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Strong proof that there's water on Mars as Curiosity rover discovers rounded off pebbles

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  1. MziziMkavu

    MziziMkavu JF-Expert Member

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    Strong proof that there's water on Mars as Curiosity rover discovers rounded off pebbles.

    [headerlinks]Scientists exploring Mars have discovered that water once flowed in streams several feet deep, fuelling speculation that the planet could have once supported life.

    The news, which has left top NASA scientists 'excited', comes thanks to photographs of bedrock beamed back from the red planet by the Curiosity rover.

    There have been previous signs that water existed on Mars long ago, but the images released on Thursday showing pebbles rounded off, probably by water, offered the most convincing
    evidence so far of an ancient streambed which could have been waist-deep.


    Carved out: These rounded rocks on Mars were probably caused by running water, according to scientists

    There was 'a vigorous flow on the surface of Mars,' said chief scientist John Grotzinger of the California Institute of Technology. 'We're really excited about this.'

    The discovery did not come as a complete surprise. NASA decided to land Curiosity inside a spot near the Martian equator, Gale Crater, because photos from space hinted that the spot possessed
    a watery past.

    What has surprised scientists are the mild temperatures recorded by the weather station on board Curiosity.
    On more than half the days Curiosity has been exploring Mars, the daytime temperature has been above 0°C, according to the Remote Environment Monitoring Station (REMS).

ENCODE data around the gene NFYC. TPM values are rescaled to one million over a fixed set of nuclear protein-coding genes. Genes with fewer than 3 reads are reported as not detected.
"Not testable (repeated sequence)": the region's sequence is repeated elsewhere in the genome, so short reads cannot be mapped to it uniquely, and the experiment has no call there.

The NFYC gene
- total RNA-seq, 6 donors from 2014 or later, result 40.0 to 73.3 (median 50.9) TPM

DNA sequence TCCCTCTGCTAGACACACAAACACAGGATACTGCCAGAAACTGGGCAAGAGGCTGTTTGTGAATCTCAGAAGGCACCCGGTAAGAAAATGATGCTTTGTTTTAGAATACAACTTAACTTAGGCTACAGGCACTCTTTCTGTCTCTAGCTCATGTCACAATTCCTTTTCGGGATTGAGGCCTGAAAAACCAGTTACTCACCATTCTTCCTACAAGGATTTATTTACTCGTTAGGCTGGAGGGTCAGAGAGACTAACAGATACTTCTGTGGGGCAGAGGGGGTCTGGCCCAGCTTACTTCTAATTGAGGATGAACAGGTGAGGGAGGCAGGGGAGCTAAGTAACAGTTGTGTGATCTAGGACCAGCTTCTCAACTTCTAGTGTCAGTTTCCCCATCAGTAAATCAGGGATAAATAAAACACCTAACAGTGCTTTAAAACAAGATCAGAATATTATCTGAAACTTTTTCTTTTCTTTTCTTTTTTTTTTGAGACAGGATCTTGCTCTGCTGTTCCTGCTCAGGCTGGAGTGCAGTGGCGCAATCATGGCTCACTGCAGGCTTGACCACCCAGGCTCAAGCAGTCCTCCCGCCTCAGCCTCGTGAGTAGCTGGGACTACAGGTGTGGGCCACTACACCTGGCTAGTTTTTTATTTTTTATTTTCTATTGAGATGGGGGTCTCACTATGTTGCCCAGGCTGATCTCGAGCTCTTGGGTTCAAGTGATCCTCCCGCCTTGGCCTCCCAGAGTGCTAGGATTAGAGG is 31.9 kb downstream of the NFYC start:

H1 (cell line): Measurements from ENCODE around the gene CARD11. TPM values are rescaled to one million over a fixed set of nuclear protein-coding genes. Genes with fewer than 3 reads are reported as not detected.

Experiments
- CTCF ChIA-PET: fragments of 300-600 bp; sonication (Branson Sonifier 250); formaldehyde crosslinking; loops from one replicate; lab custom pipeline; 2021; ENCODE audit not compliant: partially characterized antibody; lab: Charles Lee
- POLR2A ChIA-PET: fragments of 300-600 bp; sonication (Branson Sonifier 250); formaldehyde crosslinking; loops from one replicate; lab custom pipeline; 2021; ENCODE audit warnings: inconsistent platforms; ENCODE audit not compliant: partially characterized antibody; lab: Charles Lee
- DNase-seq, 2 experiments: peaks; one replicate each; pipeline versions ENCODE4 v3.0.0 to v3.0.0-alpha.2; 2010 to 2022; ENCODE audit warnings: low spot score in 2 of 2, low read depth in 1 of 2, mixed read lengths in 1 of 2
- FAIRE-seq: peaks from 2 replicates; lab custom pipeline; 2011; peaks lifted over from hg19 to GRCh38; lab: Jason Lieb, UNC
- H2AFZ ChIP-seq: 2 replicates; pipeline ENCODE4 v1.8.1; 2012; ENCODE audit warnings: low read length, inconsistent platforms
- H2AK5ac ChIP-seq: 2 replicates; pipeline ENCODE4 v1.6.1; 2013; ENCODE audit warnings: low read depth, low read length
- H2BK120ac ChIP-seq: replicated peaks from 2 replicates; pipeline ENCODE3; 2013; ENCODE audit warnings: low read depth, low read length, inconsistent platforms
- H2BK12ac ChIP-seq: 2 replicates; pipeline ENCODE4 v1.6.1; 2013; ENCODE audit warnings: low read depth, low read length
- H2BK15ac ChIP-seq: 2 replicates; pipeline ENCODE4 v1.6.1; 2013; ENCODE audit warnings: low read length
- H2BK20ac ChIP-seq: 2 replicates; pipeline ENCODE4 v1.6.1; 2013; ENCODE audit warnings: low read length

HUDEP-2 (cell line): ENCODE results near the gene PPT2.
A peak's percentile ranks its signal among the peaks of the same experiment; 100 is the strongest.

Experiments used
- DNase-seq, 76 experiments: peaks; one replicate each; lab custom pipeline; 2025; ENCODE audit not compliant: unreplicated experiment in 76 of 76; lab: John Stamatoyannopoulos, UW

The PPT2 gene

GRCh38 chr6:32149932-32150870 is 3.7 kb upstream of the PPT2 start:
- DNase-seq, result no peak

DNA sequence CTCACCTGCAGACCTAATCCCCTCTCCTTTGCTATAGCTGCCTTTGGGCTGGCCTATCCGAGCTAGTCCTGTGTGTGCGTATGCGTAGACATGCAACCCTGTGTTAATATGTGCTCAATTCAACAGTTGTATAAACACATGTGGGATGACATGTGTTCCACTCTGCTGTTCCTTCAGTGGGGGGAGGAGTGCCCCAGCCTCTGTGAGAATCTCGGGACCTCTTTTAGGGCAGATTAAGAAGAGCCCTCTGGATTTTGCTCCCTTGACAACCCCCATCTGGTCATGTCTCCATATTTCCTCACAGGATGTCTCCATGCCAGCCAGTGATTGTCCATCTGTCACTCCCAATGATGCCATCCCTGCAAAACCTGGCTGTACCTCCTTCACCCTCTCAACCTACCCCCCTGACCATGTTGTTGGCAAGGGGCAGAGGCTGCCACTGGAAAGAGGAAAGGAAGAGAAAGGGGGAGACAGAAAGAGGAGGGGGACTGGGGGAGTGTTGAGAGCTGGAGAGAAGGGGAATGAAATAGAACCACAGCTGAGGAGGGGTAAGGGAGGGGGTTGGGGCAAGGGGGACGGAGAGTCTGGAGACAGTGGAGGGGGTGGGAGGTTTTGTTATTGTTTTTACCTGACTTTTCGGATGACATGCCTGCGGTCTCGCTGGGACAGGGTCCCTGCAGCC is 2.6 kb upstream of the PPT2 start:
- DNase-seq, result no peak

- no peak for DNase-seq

Exciting: The discovery, beamed back by the Curiosity rover, makes it more likely that Mars once supported life
    Mars has reached above 6°C - and it may even reach the 20°C as the Martian 'summer' continues.

    Mind you, that's little consolation during the night, when the temperature plummets to -70C, which is even colder than average winter temperatures on Antartica.

    Dr Felipe Gómez of the Centro de Astrobiología in Madrid said: 'That we are seeing temperatures this warm already during the day is a surprise and very interesting.

    'It’s very early days and we are only now being able to test our models against REMS observations. If this warm trend carries on into summer, we might even be able to foresee temperatures in the 20s [Celsius] – and

    that would be really exciting from a habitability point of view.'
    The rising temperatures could also mean liquid water somewhere close to Mars's surface - but Gomez added: 'It’s too soon to tell whether that will happen or whether these warm temperatures are just a blip.'


    Spot the difference: The Martian landscape, left, is similar to bedrock formations on Earth, right
    REMS pressure sensors have also been recording slightly higher pressures than expected.

    In winter, Mars becomes cold enough for carbon dioxide at the poles to freeze, forming seasonal ice caps and carbon dioxide snowfalls - and removing it from the atmosphere means atmospheric pressure varies through the year.


    Procession: This overhead image shows the route Curiosity is currently travelling across Mars
    The six-wheeled rover safely landed on 5 August after a nail-biting plunge through the Martian atmosphere. It is on a two-year, US$2.5billion mission to study whether the Martian environment
    could have supported life.

    Mars is now a frozen desert with no hint of water on its radiation-scarred surface, but geological studies of rocks by previous missions suggest the planet used to be warmer and wetter.

    Did you pack your sunhat, Curiosity? Mars shows surprising summer heatwave (with temperatures reaching a 'scorching' 6C) | Mail Online